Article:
• Know the drop off and pick up policies – Share the plan for drop off and pick up with your child. As best you can, be sure they know where to go and what to do.
  • If there is separation anxiety – It can be helpful to learn about and have a real plan for separation. This may vary by age and by school logistics. Here is a link to a free 20 minute interview I gave about managing separation anxiety: http://www.parentsperspective.org/index.php?s=separation

Ideas for Reading Aloud with Young Children

mother and child reading

The Department of Education cites reading aloud with children as the number one way to build successful readers. The goal is reading aloud to children for a minimum of 20 minutes a day in order to build a love of stories and books. Reading aloud with very young children can be a challenge.

Here are a few tips to keep it going:

  • Start from day one and build it into your routine – The idea is to start reading aloud early, before you think they are really listening. Make it a habit from the beginning. Books offer a well edited version of the language which is beneficial for young children to hear.
  • As an alternative, spend time just looking at, labeling and talking about pictures together – As your baby is a little older, they might not have the patience for listening to stories. It is beneficial to share time with books in other ways.  Spend time looking at the pictures together, point to and label objects, have them find new objects. It’s fine to just look for and label colors, or tell pieces of stories in your own words as well.
  • Read aloud daily even if they aren’t paying much attention – Once your toddler is up and moving around, they might not want to sit long enough for a story. Let’s say you try to read, and they are up and down to play with toys. At least occasionally, the answer is to stay seated yourself and continue to read aloud. They are in the room so they’re still hearing the language. You are also modeling reading aloud.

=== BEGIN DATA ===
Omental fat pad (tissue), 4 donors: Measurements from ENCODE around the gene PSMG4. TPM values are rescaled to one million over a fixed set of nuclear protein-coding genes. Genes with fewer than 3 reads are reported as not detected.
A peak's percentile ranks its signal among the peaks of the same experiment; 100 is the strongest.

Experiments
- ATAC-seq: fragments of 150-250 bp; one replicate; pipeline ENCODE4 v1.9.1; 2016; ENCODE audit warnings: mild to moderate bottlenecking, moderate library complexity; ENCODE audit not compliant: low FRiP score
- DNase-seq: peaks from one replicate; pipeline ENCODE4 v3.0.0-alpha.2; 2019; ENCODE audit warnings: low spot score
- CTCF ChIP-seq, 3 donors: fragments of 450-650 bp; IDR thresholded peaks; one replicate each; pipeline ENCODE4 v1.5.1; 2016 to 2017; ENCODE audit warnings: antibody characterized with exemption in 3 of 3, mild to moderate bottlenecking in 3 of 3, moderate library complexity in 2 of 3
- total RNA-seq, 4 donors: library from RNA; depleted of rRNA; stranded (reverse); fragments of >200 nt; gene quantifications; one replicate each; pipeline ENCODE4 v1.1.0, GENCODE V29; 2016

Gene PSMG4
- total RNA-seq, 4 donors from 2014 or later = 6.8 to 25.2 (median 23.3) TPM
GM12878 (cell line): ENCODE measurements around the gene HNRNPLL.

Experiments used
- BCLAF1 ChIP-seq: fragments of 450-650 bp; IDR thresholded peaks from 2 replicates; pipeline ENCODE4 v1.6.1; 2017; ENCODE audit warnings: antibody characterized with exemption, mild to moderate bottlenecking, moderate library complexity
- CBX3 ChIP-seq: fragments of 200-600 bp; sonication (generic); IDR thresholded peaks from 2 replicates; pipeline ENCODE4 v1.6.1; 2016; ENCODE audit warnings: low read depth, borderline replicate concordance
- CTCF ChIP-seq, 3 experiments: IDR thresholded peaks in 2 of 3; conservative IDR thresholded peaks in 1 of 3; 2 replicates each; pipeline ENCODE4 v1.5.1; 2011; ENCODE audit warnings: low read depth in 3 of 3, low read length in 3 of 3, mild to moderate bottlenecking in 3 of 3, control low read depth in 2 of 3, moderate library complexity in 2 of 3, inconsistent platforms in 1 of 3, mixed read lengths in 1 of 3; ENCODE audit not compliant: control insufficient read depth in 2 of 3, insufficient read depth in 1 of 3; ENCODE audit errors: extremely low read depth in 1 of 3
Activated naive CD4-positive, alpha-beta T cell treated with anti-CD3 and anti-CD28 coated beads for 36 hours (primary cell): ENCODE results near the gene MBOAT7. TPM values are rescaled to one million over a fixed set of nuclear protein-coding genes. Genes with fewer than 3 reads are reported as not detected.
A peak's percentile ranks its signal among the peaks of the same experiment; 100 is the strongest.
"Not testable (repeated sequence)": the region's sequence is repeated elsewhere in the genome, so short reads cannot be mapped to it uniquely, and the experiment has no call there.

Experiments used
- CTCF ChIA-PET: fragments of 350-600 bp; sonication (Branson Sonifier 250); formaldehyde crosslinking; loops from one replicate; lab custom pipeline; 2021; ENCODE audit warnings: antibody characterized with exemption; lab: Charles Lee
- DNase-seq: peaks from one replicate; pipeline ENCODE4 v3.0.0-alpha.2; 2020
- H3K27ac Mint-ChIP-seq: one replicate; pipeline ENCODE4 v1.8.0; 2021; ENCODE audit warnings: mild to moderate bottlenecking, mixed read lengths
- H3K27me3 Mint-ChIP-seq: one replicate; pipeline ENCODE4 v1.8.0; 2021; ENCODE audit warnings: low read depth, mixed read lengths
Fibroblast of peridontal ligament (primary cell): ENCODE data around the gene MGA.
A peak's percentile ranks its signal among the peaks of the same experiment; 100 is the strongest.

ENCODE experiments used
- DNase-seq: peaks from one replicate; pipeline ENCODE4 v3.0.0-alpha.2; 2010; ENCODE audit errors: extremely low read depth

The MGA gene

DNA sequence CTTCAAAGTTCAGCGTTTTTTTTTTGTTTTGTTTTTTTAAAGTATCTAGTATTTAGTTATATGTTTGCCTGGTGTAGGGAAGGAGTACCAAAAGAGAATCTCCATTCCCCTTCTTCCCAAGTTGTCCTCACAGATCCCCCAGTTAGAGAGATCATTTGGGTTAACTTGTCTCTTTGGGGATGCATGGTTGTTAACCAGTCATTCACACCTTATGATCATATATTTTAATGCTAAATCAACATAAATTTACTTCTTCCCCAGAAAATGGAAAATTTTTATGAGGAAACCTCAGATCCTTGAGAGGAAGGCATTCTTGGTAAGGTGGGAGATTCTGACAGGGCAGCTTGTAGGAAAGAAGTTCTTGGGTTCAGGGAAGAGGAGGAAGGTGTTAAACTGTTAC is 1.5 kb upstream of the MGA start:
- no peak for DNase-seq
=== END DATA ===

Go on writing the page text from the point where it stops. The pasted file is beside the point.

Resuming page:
• Read aloud when you have a captive audience – Read aloud when riding in the car, or when you are waiting in line at the grocery store and they are buckled into the cart.
  • Share more active books – Introducing lift-the-flap books, puppet books, pop-up books and picture search books can increase their interest.
  • Go for books based on their interests – Okay, this is an obvious one but if they love trains, go for train books often.

Parents, Please Assume Positive Intent from Teachers

Child with teacher drawing in playroom

It’s the start of a new school year. This may be your first year of preschool, or your third year at an elementary school. Wherever your child is in their school career, there is always the possibility of your child having difficulty in the classroom or with the program. When this happens, it is often the teacher bringing the issue to the parents’ attention. Unfortunately many parents first response is to kill the messenger. This is an unproductive way to start. It’s better for parents to take a deep breath and realize the teacher is almost always also working with the child’s best interest at heart. The teacher may be wrong, there may be great disagreements about how to move forward, but they are likely coming from a good place. Believe me, I preach this to teachers as well. Parents almost always are working with good intent.

When I taught preschool full-time, we had a three-and-a-half year old that was exhausted and fell asleep the minute he laid down at naptime everyday. By state guidelines, he was not to be given any activity for the first 30 minutes to keep him awake, and was then allowed, if he fell asleep, to sleep the full two hour rest period. This made the parents unhappy because on days he slept the full two hours, he was wide awake at home until 11:00 p.m. despite the consistent 9:00 p.m. tuck-in time. On weekends, he didn’t nap, made it through the day and fell asleep easily at 9:00pm. The teachers weren’t trying to make life harder for this family, they were following the state guidelines. The parents weren’t trying to ruin the teacher’s or their child’s day, they wanted a bit of sanity in the evenings at home. Sure, it’s a difficult situation, and one that didn’t work itself out until the child was in an older classroom with shorter nap requirements, but teachers assuming parents want to exhaust the child and parents assuming teachers are just being rigid wouldn’t help the matter.